from most unix distributions. A better man page would have told

"Eyacc is an old version of yacc(1). Eyacc fully enumerates
test actions in its parser when an error token is in the
look-ahead set. This prevents the parser from making
undesirable reductions when an error occurs before the error
is detected. The table format is different in eyacc than it
was in the old yacc, as minor changes had been made for
efficiency reasons."

    before leaving you alone, too. Now, you can read the whole story
    if you read in three sources:

          ``Practical LR Error Recovery'' by Susan L. Graham, Charles
          B. Haley and W. N. Joy; SIGPLAN Conference on Compiler Con-
          struction, August 1979.

          ``Practical Syntactic Error Recovery'' by Susan L. Graham and
          Steven P. Rhodes; Communications of the ACM, Vol.18 No.11,
          November 1975

          and of course the eyacc source itself, if you are lucky to have a
          BSD source license. I take the freedom to reveil an excerpt from
          the READ_ME:

"[note also that] these changes are really useful only with a
fairly large set of error recovery routines which are part of
both "pi" and "pxp". The routines are language independent,
but the method will only work on languages which have some
redundancy in them... it is probably ill suited for C, but
would work fine in ALGOL-60, ALGOL-W, EUCLID, LIS, SP/K, PL/1,

    So, how does all this relate to you? To put it in a nutshell: the
    default reductions in yacc prevent many useful diagnostics like
    "what production is currently active?" or "which tokens are legal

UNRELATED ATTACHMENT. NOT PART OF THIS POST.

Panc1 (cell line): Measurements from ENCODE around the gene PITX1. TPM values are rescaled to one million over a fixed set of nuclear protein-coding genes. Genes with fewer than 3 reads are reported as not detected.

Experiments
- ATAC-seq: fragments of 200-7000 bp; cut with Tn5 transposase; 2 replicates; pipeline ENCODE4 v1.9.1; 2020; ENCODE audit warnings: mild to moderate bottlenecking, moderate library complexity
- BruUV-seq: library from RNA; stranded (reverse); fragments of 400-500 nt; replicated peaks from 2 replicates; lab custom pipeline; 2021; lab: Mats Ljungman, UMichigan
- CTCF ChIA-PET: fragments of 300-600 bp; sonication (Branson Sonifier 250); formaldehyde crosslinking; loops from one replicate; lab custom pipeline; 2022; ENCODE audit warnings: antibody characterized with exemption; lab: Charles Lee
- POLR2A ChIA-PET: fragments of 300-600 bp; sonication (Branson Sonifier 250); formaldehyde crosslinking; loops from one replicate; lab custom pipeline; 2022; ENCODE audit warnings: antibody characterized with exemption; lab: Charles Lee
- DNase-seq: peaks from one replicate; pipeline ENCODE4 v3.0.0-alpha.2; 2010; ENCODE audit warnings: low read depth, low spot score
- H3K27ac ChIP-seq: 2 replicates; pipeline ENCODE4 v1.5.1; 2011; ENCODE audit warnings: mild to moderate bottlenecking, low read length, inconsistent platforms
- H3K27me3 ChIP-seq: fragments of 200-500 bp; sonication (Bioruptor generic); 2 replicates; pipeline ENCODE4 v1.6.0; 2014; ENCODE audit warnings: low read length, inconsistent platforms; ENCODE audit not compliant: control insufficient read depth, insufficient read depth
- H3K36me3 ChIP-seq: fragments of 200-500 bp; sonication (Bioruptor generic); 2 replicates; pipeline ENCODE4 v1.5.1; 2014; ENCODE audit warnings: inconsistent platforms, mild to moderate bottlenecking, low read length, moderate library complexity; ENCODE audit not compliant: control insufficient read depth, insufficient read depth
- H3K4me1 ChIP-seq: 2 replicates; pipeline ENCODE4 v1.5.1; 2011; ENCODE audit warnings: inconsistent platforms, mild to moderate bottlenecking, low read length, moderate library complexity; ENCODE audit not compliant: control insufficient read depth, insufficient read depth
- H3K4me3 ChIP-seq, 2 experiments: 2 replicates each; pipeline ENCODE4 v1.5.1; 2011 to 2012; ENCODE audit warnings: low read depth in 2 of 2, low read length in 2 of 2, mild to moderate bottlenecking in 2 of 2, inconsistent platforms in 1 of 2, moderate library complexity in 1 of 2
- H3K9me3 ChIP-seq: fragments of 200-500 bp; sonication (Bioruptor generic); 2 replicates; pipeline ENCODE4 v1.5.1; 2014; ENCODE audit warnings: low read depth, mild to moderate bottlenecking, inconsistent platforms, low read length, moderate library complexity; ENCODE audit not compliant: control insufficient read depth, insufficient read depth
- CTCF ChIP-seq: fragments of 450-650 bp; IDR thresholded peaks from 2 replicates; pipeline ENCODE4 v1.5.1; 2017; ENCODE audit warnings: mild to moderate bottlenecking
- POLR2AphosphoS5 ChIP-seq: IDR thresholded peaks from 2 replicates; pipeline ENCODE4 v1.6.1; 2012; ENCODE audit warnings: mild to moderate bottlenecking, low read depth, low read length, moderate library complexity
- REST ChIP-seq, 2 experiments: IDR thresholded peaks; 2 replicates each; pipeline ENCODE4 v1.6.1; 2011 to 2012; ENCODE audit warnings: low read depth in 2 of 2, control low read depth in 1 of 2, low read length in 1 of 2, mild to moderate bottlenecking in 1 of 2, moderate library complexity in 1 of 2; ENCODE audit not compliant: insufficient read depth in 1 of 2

here?". Many programmers have unsuccessfully tried to reconstruct
    such information from yacc-generated parsers. I found some code for
    computing valid lookahead symbols here and there, but it was never
    correct. The eyacc history shows that it requires quite some work
    and expertise to do a truly proper job.

This isn't to say that you can't generate parsers with yacc which can deal
with errors. Just indicating the current yyline and yytext and barfing
"syntax error" goes already a long way. The "error" mechanism is not as
complicated as it seems. In my experience, beginners are often
over-zealous with productions like

assignment : lhs '=' rhs ';'
| lhs '=' error { puts ("rhs kaput"); } ';'

where yacc can provide much better resyncing if you restrict yourself to a
catch-all "statement: ... | assignment | error". Make yourself clear what
happens (with the Corbett/Roskind combi mentioned above) before sinking
time into guessing and sprinkling productions which might never get
reduced anyway. Look into yacc grammars written by old-hands. You'll
find very good examples not only on effective error handling but also on
the nature of actions. In my early yacc days, I was too keen on
delegating action stuff to external procedures, nowadays I just go ahead
and plug the tree structures together inline:

idlist : idlist ',' id { FOO *l; for (l=$1; l->next; l=l->next);
l->next = $3; $$=$1;
/* wham bam thank you mam */ }

The hardest thing to do at error recovery is often the prevention of
partly undefined data structures and memory leaks due to lost data
structures which have already been allocated and built at lower levels,
but not connected to a main parse tree.

Martin Neitzel

(PS: Digging through the eyacc sources reminded me on one of few
comments in Kernighan's "pic" yacc source. It just said:
/* WITCHCRAFT */ and lo' and behold, it was! :-)